Discipline for Off-Duty Conduct

In my latest Canadian HR Law blog post, I tackled the controversial issue of whether an individual can be disciplined or dismissed for what they do while off-duty. The original post can be found here, but an expanded version is below.

So can you be fired for something you do on your own time, off-duty and away from work?

The simple answer is yes, you can, in the right circumstances.

Even if you are not explicitly or implicitly representing your employer?

Yes. In the right circumstances.

Even if your behaviour has nothing to do with work and does not involve your colleagues or supervisors?

Again, yes. In the right circumstances.

Is this a new law?

No. The law has always provided for discipline or dismissal as a result of off-duty conduct, in limited circumstances. However, the issue rarely came up before the advent of social media, cell phone cameras and YouTube. Now, a new situation seems to arise every week involving an employee doing something while off-duty that leads to workplace consequences.

The issue comes up far more often in the United States, as their population is so much larger than ours. However, even in Canada, we have seen dismissals for off-duty conduct including:

  • A Toronto Symphony Orchestra performance by a Ukrainian-born pianist cancelled due to comments she made on Twitter regarding the conflict between Russia and Ukraine;
  • Two Toronto firefighters dismissed due to inappropriate comments and Twitter, and a third due to FaceBook comments;
  • Jian Ghomeshi, star radio host of our national broadcaster, fired due to harassment and sexual assault which came to light after his miscalculated FaceBook post;
  • An Ontario Hockey League referee suspended after posting insulting comments about the ladies of Sault Ste. Marie on Twitter;
  • Two Ontario Hockey League players also suspended due to offensive comments about women on Twitter; and
  • Perhaps most offensive of all, an individual who wrote “Thank God the b*tch is dead” on a Facebook wall created in memory of a 15 year old girl who committed suicide after years of bullying.

Recently, headlines, talk radio and social media have been focused on a video of an incident outside a Toronto FC soccer game in which several people, including Hydro One employee Shawn Simoes, followed the ridiculously offensive trend of heckling female reporters on air by yelling “F*ck her right in the p*ssy”. The trend is known by the acronym FHRITP.

I have repeatedly been asked by the media to discuss this case, and discipline for off-duty conduct more generally. You can see our comments on our Rudner Law In The Media page.

Mr. Simoes’ conduct was completely inappropriate and offensive. Reporter Shauna Hunt admirably confronted the FHRITP “group”, demanding to know why they did it and why they thought it was funny. Mr. Simoes dug himself even deeper into the hole he had created by defending his conduct repeatedly.

Ultimately, it became known that Mr. Simoes works for Hydro One and is on the “Sunshine List”, which means that he makes more than $100,000. The incident has become synonymous with Hydro One, which has an obvious impact on its reputation even though Mr. Simoes’ disgusting behaviour had nothing to do with his work or his employer. Mr. Simoes was quickly fired. We do not know if it was with or without cause.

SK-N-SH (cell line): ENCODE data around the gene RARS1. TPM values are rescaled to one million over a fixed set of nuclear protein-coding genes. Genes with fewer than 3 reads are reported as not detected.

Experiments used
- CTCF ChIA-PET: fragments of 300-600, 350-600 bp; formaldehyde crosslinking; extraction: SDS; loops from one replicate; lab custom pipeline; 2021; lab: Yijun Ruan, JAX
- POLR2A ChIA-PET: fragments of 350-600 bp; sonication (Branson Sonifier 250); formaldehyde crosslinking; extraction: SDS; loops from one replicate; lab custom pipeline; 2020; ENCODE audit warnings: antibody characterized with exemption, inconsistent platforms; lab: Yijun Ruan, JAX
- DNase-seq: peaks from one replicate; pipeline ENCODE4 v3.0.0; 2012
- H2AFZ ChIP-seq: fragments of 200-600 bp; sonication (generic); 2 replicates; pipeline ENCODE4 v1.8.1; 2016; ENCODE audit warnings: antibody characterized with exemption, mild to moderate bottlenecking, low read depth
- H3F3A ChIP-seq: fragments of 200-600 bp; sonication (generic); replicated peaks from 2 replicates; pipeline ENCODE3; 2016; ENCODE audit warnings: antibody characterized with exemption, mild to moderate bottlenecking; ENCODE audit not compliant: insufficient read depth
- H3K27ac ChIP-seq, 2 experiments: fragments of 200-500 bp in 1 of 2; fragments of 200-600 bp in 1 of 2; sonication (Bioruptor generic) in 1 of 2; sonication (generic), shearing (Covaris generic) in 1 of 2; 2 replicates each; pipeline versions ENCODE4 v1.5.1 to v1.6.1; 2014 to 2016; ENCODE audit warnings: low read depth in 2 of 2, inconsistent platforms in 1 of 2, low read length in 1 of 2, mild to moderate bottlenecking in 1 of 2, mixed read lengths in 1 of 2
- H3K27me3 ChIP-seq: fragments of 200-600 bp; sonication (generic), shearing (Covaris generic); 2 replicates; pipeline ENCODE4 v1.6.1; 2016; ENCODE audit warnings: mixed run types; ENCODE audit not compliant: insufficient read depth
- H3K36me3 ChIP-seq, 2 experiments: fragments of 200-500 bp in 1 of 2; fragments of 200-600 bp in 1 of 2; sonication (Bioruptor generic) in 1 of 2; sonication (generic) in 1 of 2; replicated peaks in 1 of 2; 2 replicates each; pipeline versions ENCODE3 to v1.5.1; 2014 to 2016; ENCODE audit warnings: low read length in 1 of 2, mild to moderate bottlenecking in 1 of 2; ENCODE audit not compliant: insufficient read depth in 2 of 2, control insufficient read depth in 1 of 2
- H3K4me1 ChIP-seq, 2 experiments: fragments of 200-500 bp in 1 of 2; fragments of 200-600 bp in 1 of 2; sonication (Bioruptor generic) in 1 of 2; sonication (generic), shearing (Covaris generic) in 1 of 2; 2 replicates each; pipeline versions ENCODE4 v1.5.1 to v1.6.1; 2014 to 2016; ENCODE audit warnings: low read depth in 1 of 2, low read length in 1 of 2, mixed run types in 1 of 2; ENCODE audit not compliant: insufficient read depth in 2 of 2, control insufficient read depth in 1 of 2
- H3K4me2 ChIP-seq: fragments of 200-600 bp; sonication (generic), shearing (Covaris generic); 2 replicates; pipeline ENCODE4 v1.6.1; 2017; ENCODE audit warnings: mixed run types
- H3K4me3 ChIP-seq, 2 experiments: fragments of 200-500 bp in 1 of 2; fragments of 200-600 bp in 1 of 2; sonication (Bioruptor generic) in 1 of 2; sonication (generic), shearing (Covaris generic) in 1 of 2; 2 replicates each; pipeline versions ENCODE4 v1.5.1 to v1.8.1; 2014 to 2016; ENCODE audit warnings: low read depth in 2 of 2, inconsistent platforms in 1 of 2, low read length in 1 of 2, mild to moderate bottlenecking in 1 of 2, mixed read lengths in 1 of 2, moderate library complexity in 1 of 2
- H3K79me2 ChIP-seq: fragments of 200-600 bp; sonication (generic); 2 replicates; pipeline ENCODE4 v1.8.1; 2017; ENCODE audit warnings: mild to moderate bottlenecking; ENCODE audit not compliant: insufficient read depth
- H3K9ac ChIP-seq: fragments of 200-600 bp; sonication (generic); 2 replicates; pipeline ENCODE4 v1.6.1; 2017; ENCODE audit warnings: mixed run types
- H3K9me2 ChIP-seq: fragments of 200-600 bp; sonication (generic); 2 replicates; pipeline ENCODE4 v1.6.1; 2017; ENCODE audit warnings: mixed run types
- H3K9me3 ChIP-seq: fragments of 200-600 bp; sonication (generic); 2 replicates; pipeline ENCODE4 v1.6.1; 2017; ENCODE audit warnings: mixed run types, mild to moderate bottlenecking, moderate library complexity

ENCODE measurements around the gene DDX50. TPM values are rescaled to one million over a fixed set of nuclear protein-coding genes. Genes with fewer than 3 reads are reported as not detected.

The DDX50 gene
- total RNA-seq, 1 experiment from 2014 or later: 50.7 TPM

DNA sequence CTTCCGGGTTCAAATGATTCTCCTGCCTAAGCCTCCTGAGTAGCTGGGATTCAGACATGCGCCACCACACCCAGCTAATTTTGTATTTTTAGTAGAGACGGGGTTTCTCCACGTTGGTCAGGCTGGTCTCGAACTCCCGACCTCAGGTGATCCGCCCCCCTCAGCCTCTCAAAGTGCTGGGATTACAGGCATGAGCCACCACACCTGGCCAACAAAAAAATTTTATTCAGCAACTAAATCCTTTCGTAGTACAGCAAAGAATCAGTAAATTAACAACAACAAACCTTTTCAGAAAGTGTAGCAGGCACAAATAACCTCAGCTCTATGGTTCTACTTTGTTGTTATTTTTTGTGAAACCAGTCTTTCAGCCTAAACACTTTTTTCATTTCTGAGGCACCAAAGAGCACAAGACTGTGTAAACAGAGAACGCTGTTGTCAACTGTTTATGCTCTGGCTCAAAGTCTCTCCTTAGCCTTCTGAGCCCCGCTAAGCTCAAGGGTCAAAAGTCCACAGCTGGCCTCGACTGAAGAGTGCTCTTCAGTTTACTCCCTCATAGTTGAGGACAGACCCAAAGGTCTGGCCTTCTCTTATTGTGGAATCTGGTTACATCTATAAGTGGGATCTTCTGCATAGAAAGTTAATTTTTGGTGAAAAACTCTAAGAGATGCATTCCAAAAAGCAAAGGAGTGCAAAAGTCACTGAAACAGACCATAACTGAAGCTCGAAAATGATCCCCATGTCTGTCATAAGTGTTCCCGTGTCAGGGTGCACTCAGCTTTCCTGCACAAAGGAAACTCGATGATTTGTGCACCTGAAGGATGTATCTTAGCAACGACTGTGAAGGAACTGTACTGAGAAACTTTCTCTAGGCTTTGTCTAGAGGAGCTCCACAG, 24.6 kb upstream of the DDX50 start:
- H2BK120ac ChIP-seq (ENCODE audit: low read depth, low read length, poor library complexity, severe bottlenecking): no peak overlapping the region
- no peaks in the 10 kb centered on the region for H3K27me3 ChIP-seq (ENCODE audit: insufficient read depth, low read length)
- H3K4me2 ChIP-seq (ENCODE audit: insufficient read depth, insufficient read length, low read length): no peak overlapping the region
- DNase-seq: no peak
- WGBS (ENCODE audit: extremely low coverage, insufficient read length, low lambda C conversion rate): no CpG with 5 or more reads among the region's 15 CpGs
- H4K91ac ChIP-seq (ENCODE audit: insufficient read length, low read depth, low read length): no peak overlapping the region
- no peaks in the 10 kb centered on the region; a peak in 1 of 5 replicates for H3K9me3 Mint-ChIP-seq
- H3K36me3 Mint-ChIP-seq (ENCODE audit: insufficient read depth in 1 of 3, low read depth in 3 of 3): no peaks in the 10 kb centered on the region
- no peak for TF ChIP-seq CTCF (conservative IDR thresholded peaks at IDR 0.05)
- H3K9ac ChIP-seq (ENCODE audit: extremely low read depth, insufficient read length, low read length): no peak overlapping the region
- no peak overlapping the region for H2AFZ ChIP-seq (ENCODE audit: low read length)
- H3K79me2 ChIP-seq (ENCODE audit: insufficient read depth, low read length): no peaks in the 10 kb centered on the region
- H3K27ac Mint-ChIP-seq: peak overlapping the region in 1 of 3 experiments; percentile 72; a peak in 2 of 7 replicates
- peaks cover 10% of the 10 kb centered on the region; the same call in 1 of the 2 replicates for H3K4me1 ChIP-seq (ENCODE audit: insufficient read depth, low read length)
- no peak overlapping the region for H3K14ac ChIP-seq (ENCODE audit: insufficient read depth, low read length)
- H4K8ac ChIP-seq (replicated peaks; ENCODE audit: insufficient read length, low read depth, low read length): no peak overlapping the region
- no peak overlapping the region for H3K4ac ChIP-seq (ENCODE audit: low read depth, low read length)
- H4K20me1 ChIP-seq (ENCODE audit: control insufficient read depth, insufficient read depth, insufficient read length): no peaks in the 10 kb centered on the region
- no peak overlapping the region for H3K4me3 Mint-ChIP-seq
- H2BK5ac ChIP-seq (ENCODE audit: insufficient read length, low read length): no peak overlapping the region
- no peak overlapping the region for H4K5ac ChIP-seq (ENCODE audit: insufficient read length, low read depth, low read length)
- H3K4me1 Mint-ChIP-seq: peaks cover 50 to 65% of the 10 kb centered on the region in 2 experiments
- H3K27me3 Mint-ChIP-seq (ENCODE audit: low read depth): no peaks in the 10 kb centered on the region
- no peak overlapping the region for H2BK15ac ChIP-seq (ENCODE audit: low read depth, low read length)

Two Types of Dismissal in Canada

In Canada, there are only two types of dismissal: with cause or without.

The vast majority of dismissals are without cause (including downsizings, reorganizations and the like), in which case the employee is entitled to notice of dismissal or pay in lieu thereof. The amount of notice, or pay in lieu, is based upon a number of factors which I have discussed in previous blogs.

However, if someone is dismissed with cause, they are not entitled to anything; no notice, no severance, no pay in lieu. It is obviously a harsh result, which is why some Judges have referred to it as the “capital punishment of employment law”.

I wrote a book on the issue of when employees can be dismissed for cause. It is updated twice a year, which means that I have read thousands of cases on the subject. It is a complicated issue, and the only absolute rule is that every case must be considered based upon its own particular circumstances, which includes all relevant factors. In other words, an employer cannot consider the alleged misconduct in isolation.

The threshold for establishing just cause for dismissal is quite high, as the punishment must be a proportionate response. In assessing whether just cause is warranted, the alleged misconduct cannot be considered in isolation; all relevant circumstances must be taken into account. This is something that comes as a surprise to many: the misconduct is not to be considered in isolation. Additional factors to be considered include:

  • The individual’s length of employment;
  • The individual’s disciplinary record;
  • The nature of the individual’s position;
  • The degree of trust required;
  • The individual’s response when confronted with allegations of misconduct;
  • Any mitigating factors; and
  • Anything else that relates to the employee’s honesty or trustworthiness or the viability of continuing the employment relationship.

Proportionality is a fundamental principle in this context, and in many cases, courts will conclude that discipline was warranted but that summary dismissal was too harsh. That said, there are frequent examples of dismissals that held up under judicial or arbitral scrutiny. As I often say, “just cause is not a lost cause”; summary dismissal will be upheld in appropriate circumstances.